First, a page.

Light as the protagonist of the image


Everything that has the virtue of being translucent is a perfect protagonist for backlighting. Due to its ability to let clarity through, if we take the picture on the opposite side to that of the light source, the transparency will become more evident and all the details will be highlighted, filling them with life and a special color. A stained-glass window, the wings of a butterfly, a silky fabric, the petals of a flower… their beauty is enhanced by portraying them against the light. If you don’t believe it, look at these examples.

Backlit poppy petals
translucent butterfly wings

Pure romance

Okay, not just any backlight, the ideal is the sunset. But it is backlight after all, and it is one of the elements that can bring more romanticism to a photograph. And as they say in my land, to show a button. I leave you a link to a pre-wedding report made by Fran Russo so you can check it out for yourself.

If you liked the idea, with this light and with these tips for photographing couples you can get a beautiful report. Maybe you don’t dare with your best friend’s wedding (it’s the most sensible thing if you’re not a professional), but you do with the pre-wedding or post-wedding.

8 tips for photographing backlights

I’m not going to lie to you, backlighting is not an easy task, but everything worthwhile in this life takes a little effort. Also, what can we not achieve with enthusiasm and practice?

These tips will help you achieve good backlighting:

  1. Spot measurement: Use the spot metering mode to be able to better measure the light and thus have better control of the backlight. You may want to get a totally dark silhouette, or a partially lit silhouette, or the subject is well lit but the light behind it is visible. Depending on the effect you want, you’ll have to meter on one side or the other, but you won’t get good backlighting using matrix mode or evaluative metering mode. If your camera doesn’t have this feature, don’t worry, it helps measure light, but it’s not essential for backlighting.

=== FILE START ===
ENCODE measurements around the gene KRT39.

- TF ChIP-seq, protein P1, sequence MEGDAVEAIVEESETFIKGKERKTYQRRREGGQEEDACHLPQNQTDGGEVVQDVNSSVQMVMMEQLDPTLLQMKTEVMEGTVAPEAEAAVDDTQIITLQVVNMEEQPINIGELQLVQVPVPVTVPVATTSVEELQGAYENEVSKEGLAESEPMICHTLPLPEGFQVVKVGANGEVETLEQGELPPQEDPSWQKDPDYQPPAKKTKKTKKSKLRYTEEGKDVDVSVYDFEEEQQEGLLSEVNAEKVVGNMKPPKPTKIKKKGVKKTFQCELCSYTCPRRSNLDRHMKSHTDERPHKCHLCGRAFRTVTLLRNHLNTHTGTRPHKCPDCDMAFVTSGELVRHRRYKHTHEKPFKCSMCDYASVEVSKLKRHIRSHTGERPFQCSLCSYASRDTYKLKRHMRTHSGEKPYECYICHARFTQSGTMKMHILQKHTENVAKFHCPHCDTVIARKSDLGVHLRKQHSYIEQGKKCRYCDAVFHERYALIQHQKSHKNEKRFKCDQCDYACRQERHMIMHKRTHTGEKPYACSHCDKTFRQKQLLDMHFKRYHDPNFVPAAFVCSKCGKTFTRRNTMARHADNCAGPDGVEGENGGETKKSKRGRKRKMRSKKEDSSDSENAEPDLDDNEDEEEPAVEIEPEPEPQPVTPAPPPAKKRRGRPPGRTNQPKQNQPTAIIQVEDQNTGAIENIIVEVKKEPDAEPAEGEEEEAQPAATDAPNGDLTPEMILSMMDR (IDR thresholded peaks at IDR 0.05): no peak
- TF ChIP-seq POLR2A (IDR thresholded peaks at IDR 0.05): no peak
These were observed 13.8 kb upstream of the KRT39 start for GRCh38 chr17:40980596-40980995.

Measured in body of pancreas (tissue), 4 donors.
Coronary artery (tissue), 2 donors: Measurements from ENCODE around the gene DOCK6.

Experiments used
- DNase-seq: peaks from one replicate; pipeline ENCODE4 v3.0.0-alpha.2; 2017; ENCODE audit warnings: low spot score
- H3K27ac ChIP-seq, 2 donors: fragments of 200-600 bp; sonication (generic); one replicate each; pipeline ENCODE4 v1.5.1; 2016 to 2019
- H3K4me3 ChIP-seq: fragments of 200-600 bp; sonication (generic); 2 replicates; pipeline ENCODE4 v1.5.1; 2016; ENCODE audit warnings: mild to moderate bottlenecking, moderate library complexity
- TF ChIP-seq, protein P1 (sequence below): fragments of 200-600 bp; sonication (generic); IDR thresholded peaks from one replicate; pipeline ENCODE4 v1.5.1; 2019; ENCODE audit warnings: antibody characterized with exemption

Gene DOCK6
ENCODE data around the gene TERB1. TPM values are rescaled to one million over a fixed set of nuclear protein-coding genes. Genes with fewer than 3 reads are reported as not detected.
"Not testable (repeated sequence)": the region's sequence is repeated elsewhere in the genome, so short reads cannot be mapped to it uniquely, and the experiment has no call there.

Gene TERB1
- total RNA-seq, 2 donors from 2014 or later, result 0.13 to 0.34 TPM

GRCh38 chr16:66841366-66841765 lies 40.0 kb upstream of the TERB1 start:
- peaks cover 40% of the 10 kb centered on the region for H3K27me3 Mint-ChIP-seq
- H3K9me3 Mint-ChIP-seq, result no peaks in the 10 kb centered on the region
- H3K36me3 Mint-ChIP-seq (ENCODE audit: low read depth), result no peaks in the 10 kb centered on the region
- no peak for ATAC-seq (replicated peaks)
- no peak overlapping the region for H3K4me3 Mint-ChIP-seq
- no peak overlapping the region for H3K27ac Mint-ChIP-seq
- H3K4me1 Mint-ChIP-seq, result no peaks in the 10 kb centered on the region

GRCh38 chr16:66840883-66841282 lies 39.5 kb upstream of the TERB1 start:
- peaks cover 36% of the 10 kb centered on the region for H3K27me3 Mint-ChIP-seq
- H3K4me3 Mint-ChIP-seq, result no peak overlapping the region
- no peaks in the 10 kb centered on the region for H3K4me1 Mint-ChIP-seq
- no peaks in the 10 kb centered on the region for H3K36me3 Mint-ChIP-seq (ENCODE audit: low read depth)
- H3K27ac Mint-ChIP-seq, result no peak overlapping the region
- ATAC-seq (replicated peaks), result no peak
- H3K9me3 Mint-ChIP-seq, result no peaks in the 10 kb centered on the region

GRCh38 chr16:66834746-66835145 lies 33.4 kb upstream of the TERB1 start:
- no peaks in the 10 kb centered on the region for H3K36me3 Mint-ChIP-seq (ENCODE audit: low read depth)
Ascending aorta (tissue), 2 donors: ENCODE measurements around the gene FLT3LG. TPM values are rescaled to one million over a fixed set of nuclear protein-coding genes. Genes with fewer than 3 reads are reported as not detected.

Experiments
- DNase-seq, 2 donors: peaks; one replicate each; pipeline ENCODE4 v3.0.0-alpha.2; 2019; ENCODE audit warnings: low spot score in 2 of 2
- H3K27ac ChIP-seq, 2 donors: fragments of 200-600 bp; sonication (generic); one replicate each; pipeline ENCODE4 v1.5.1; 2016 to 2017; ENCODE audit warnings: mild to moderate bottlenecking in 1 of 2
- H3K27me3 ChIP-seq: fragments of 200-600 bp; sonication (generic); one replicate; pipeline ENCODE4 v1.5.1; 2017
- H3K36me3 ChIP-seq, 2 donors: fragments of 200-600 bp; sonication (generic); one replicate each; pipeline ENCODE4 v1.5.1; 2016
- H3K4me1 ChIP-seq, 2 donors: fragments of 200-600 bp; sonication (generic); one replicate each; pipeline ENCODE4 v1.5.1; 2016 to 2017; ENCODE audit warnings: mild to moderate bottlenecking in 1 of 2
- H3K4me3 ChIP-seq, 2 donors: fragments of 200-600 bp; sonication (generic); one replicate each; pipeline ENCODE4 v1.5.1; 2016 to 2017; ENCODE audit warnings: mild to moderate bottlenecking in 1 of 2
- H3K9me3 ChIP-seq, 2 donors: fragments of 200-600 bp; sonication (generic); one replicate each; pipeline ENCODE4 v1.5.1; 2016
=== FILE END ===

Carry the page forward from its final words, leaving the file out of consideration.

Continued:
2. Flashes: They have long been considered a mistake in the image, however, now they are in fashion. If I tell you to include sparkles in your photography, it’s not precisely to follow fashion (I’m not much of a fashion follower), but because of the magic and freshness they convey. In addition, the lines of the flashes can serve as a guide to direct your gaze to the point of interest.
  3. The flash: If full backlighting is what you want, avoid it. You can use it if you are looking for fill lighting for a portrait, although there are also reflectors (if you want a more natural result).
  4. Composition: Especially when photographing a silhouette, it is very important that you make a good frame and a more elaborate composition. The silhouette loses color and needs the composition to compensate for other “deficiencies”.
  5. Tells a story: That your image tells something is always important, but when we cannot see the face of a person or their gestures, or the textures of an object, the need for the silhouette to tell a story is even more important.
  6. Exposition: If you want a full backlight, you have to expose the background (even if you have to reframe).
  7. Make the profile portraits: The less illuminated you want to portray your subject, the more convenient it will be to put him in profile, so the nose, lips, chin, will give us information about his physiognomy.
  8. Take advantage of the golden hours: In reality, nothing at all, that moment of golden light before sunset lasts a mere fifteen minutes, but it is worth taking advantage of them because the light it offers is spectacular. with this app no sunset will escape you! And if you miss a sunrise it’s because you fall asleep 😉 .

We have reached the end. I hope I have bitten you with the backlight bug and although you know that it is not an easy task, I have motivated you enough to practice and achieve impressive images.

If so, help me motivate your contacts too by liking and sharing this article. Thank you very much! I’ll wait for you on the other side of the sun, I mean… I’ll wait for you in the next article!